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  • Every developed nation that cut public spending since the financial crisis has experienced slower GDP growth
  • Wage growth has halved across OECD nations since the financial crisis
  • Shadow Chancellor John McDonnell to speak at launch of report at TUC Congress House

Every developed nation that cut government spending since the financial crisis has experienced slower GDP growth, according to a new TUC report published today (Thursday).

The report looks at the impact of austerity across the OECD. It finds that the rate of GDP growth reduced in all 32 countries where government spending was cut (figure 12, page 23).

The only OECD countries with higher GDP growth are Germany and Japan, which both increased government spending after the crash.

Living standards

The report also reveals the devastating impact of austerity on living standards.

Wage growth has halved across OECD nations since the crash (figure 3, page 13), with annual real pay growth averaging less than 1% for two-thirds of countries (Annex, page 48).

UK workers have been among the worst affected. Only Lithuania, Estonia, Greece and Latvia have experienced a greater reduction in real wage growth than Britain since the financial crisis (Annex, page 48).

Over this period the number of people in working households living in poverty in Britain has increased from 5 million to 8 million (HBAI, Office for National Statistics).

The Shadow Chancellor of the Exchequer John McDonnell will speak at the report launch today (Thursday) at 10am at Congress House – see notes for information on attending.

Commenting on the report, TUC General Secretary Frances O’Grady said:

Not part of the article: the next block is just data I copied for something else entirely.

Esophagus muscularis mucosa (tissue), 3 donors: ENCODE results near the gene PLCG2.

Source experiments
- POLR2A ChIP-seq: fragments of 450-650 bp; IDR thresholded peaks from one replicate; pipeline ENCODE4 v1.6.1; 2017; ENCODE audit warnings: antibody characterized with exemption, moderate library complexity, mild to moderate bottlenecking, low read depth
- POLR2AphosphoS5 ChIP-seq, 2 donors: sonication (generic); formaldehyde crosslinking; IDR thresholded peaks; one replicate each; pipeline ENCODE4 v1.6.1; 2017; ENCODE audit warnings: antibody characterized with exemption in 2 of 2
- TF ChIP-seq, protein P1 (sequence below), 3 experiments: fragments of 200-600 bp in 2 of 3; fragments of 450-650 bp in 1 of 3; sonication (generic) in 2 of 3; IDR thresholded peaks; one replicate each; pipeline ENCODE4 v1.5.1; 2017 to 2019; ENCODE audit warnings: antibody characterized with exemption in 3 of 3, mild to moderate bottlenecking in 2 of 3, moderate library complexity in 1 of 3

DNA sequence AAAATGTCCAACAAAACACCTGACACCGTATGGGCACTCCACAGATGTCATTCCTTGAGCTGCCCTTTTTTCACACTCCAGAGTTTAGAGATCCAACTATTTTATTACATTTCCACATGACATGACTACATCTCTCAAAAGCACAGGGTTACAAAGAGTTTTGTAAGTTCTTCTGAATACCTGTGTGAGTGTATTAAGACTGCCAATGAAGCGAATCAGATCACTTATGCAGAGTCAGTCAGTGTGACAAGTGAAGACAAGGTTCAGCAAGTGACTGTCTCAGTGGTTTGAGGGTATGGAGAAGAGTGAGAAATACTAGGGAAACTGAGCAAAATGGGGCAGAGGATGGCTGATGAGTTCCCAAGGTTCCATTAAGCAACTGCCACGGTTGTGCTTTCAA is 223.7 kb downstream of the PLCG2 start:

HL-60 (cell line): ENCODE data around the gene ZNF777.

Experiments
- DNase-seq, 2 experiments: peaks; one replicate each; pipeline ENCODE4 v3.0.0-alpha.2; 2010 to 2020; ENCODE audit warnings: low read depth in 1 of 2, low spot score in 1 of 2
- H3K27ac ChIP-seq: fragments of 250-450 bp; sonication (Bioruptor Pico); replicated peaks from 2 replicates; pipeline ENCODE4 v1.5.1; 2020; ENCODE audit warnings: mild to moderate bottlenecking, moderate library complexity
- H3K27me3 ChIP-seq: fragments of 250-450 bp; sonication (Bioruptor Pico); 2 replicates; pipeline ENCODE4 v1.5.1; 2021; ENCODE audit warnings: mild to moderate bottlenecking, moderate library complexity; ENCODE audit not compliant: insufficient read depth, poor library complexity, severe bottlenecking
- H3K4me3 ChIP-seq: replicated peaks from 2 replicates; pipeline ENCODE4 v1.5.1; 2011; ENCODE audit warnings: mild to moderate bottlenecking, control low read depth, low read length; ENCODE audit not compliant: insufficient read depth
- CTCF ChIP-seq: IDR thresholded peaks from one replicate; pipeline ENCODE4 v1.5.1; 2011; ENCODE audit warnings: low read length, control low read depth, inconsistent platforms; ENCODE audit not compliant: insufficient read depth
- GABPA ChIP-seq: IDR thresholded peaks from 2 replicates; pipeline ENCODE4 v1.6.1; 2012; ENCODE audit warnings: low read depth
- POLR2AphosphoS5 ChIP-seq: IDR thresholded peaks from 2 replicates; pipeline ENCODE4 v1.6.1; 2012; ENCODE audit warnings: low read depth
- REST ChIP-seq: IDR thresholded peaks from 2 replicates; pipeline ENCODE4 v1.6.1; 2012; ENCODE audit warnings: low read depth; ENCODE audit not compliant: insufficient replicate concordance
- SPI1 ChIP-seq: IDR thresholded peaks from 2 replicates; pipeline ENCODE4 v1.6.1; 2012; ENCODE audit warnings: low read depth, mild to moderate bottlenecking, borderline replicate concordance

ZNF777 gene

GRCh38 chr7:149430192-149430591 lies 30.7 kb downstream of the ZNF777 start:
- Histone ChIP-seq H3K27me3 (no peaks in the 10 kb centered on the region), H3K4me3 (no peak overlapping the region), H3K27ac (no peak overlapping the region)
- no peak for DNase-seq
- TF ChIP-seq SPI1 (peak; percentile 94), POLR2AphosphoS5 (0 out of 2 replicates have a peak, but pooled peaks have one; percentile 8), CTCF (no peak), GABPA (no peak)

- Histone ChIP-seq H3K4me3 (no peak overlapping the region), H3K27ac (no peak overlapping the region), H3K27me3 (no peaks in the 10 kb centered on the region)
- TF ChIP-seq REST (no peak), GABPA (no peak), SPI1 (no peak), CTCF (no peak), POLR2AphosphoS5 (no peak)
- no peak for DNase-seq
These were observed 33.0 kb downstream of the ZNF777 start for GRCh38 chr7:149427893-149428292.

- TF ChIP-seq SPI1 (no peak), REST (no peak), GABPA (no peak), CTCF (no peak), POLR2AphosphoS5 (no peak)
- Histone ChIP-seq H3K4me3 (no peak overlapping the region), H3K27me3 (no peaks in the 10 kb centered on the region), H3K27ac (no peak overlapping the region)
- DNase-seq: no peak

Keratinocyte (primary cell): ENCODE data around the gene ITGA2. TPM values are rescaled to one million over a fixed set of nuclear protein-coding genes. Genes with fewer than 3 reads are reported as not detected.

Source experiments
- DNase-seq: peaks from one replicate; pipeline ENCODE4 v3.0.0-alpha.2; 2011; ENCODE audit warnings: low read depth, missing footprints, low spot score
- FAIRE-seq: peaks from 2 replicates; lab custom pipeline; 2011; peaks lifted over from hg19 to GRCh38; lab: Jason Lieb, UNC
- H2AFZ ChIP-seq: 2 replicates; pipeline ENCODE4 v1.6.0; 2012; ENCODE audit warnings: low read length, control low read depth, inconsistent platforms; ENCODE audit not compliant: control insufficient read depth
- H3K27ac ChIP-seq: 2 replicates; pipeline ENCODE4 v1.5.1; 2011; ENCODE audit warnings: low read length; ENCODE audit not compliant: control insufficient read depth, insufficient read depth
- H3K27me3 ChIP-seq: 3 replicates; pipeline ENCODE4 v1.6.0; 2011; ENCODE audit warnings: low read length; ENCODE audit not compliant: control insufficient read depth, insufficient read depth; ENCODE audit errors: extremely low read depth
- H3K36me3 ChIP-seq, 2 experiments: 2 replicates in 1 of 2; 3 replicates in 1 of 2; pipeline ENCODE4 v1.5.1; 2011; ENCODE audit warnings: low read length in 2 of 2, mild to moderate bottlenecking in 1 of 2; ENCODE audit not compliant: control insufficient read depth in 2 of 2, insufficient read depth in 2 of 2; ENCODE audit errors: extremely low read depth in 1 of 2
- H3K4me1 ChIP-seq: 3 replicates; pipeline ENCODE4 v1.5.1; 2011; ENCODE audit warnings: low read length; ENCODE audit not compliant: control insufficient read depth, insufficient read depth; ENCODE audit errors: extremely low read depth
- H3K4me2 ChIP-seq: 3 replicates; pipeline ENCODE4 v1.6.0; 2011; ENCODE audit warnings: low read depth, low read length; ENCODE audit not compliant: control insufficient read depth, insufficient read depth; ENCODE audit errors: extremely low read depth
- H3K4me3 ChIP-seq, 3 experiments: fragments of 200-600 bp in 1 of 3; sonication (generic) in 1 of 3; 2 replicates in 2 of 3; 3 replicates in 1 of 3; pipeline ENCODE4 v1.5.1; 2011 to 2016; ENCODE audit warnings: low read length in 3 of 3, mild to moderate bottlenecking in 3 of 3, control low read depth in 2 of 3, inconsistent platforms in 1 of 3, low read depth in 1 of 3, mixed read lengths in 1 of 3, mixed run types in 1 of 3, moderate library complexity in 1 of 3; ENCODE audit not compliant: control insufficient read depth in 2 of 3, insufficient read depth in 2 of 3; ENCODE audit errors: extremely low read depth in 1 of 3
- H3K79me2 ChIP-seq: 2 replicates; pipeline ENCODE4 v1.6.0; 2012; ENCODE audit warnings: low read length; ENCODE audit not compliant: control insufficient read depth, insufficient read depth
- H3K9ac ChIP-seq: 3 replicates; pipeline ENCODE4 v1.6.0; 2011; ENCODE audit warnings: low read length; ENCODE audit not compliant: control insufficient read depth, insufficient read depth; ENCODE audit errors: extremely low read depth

“Austerity was always a political choice. It’s now clear how much harm it caused, holding down economic growth and living standards.

“We can’t afford to make the same mistake again. If there’s another crisis, the government’s response must be to focus on public investment to make our economy stronger.

“But we shouldn’t wait for the worst to happen. The best way to deal with a recession is to prevent it. There are already warning signs, so the government should act now by boosting public sector pay and spending on public services.”

Recommendations from the report:

  • An independent review of how the Office for Budget Responsibility and Bank of England judge the impact of government spending on the economy.
  • Urgent fiscal support for aggregate demand through public sector pay increases and spending on services.
  • Fast-track increases to UK public infrastructure spending to least the OECD average of 3.5% GDP.
  • Increased expenditure should initially be financed by borrowing rather than increased taxation. This will strengthen the economy, leading to higher revenues that can support spending increases longer term.
  • Fiscal policy should be part of a wider plan to deliver sustainable growth across the UK, including investment in the public services families rely on, the skills workers need for the future, a just transition to net zero carbon emissions, and giving workers a real voice at work.
Editors note

- Report launch event: The report will be launched at an event at Congress House at 10am today.

It will be chaired by Martin Sandbu from the Financial Times. Speakers are:

  • John McDonnell, Shadow Chancellor of the Exchequer
  • Frances O’Grady, General Secretary of the TUC
  • Geoff Tily, TUC chief economist
  • Carys Roberts, IPPR chief economist

- Impact of spending cuts: Analysis published by the TUC in August found that a decade of cuts has hit low income households the hardest and is widening the class gap:

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